Little John ignored the first bolt, but the second one was a lot closer. He dodged it, lost his balance and fell over.
This was the cowardly Sheriff's kind of fight! He raced forwards from where he had been hiding and stabbed the fallen giant. Before Little John had struck a blow, he was out of action.
After a prolonged fencing match, the White Knight defeated Robin Hood and knocked him out. The major characters were dropping like flies! [As I recall, at this point in the game not even a single unnamed minion had become a casualty - yet the three supposedly best fighters were all gone].
Friar Tuck charged forwards to avenge his friend - straight on to the Sheriff's blade. The Sheriff didn't even have to move and another outlaw character was down!
On seeing Friar Tuck's gruesome death, some of the outlaws ran back towards the river, full of horror. Seeing this retreat, one of the sheriff's more enthusiastic spearmen charged forwards to try to save the abbot's treasurer from a brigand who was leading him away.
The White Knight followed up his success against the outlaw leader by running towards the riverbank where several brigands were towing away reluctant monks.
It was about this time that Sir Stanley was killed by a couple of ruffians whilst trying to untangle himself from the middle of a gorse bush...
The outlaws had almost taken one important-looking monk off the table when Yorik (the jester) took a closer look at his own captive. "Just a moment!" he exclaimed, as he pulled the hood from the "monk's" head. The man didn't have a tonsure; he wasn't one of the monks after all. "You're their treasurer, aren't you?" [Of course, as the models were swapped there was a simultaneous cry of despair from the other end of the table when an outlaw realised that his captive was a simple brother monk and not one of the important inner circle as had been thought!]
Things seemed to be going very well for the Sheriff; his troops were closing in on a leaderless enemy and it looked as if it wouldn't be long before the rebel scum were given their just deserts! Of course, in Song of Blades and Heroes, little things can cause huge ripple effects.
In this case, the trigger was simple: the remaining outlaws all mobbed the spearman who had run on ahead. Between them, they scored a gruesome kill. This would cause all of the Sheriff's men who were within 'L' distance [i.e. Sir Walter and two more spearmen] to take a morale check.
The problem is that the Sheriff has the Evil attribute. Amongst other things, this means that he will slay any cowardly underling who tries to run away [and is foolish enough to run within the Sheriff's reach whilst doing so].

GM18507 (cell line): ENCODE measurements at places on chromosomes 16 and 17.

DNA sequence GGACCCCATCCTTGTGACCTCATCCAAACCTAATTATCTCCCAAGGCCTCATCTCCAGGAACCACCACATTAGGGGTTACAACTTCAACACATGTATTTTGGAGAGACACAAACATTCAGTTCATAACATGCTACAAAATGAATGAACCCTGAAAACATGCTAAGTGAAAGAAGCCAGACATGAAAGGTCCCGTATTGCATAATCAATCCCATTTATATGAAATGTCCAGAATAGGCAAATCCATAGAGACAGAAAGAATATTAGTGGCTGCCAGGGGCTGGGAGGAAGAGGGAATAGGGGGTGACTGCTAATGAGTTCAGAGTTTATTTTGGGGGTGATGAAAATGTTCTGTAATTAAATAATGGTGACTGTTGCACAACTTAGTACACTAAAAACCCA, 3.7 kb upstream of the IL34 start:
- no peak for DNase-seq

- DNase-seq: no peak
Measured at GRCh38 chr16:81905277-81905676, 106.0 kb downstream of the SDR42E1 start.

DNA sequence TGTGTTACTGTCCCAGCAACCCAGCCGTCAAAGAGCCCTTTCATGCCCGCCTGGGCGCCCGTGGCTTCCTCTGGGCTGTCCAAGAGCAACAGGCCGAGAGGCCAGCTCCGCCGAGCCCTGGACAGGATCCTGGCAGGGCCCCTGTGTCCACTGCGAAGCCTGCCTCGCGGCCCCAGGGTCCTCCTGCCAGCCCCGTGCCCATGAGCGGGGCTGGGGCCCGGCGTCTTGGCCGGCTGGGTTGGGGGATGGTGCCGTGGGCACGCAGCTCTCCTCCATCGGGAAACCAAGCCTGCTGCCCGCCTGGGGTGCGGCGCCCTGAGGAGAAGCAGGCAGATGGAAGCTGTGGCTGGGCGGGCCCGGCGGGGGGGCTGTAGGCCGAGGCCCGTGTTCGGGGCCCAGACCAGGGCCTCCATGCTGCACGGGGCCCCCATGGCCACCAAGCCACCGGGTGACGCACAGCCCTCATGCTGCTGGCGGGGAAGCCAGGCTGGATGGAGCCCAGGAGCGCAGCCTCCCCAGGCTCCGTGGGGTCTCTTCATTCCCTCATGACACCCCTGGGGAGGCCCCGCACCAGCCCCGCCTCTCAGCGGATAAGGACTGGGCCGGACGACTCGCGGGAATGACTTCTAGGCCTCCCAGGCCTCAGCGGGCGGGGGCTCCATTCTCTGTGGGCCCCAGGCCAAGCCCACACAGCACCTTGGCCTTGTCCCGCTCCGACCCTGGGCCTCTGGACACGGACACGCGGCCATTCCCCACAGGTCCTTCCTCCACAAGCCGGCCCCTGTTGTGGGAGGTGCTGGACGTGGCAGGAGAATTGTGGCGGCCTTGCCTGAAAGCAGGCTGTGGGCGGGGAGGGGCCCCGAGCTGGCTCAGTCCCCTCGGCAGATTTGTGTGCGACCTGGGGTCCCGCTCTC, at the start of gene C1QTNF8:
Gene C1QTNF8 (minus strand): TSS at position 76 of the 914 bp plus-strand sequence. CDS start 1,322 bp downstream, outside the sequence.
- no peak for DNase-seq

- First, the two spearmen ran from the horrible gruesome kill. The Sheriff knifed them both.
- Then, Sir Walter broke and fled. The Sheriff killed him.
- The two retainers standing nearby saw this. They turned to flee, but the Sheriff executed them as well.
D*mn it - he's done it again! Almost every game where I play the Sheriff, he ends up killing most of his own men for cowardice [see the various other "Robin Hood" battle reports on this blog]. The man's a grade I psychopath! And we were winning, at that...
The final blow of the game was struck on the other side of the river, where the White Knight and his minions slew one of the outlaws. With that, the rest of the foresters slunk away, taking several monks with them.
The remaining outlaws did briefly consider having a go at the Sheriff, but he retreated before they could organise themselves. In any case, pretty much all of the forces [apart from Guy's, oddly enough] were now below 50% of their starting costs and therefore didn't have many men to commit - they were too busy escorting monks to "safety".
Instead, we called the game and worked out the result.
- For the outlaws, they scored 5VP for kills and had control of 5 monks for another 10VP. Total for the outlaws: 15VP
- The authorities scored 6VP for kills and had control of 3 monks and 3 important monks [the treasurer slipped away when Yorik ran from the Sheriff's wrath. The jester was far enough away from his boss to avoid summary execution, though]. 3x2VP + 3x4VP = 18VP for captives. Total for the authorities: 24VP
Therefore it's a solid win for the Sheriff and his followers! The outlaws are chased off and the Abbot & his entourage are (mostly) saved. I'm sure that the Sheriff will be magnanimous in victory and not tax the abbey too heavily...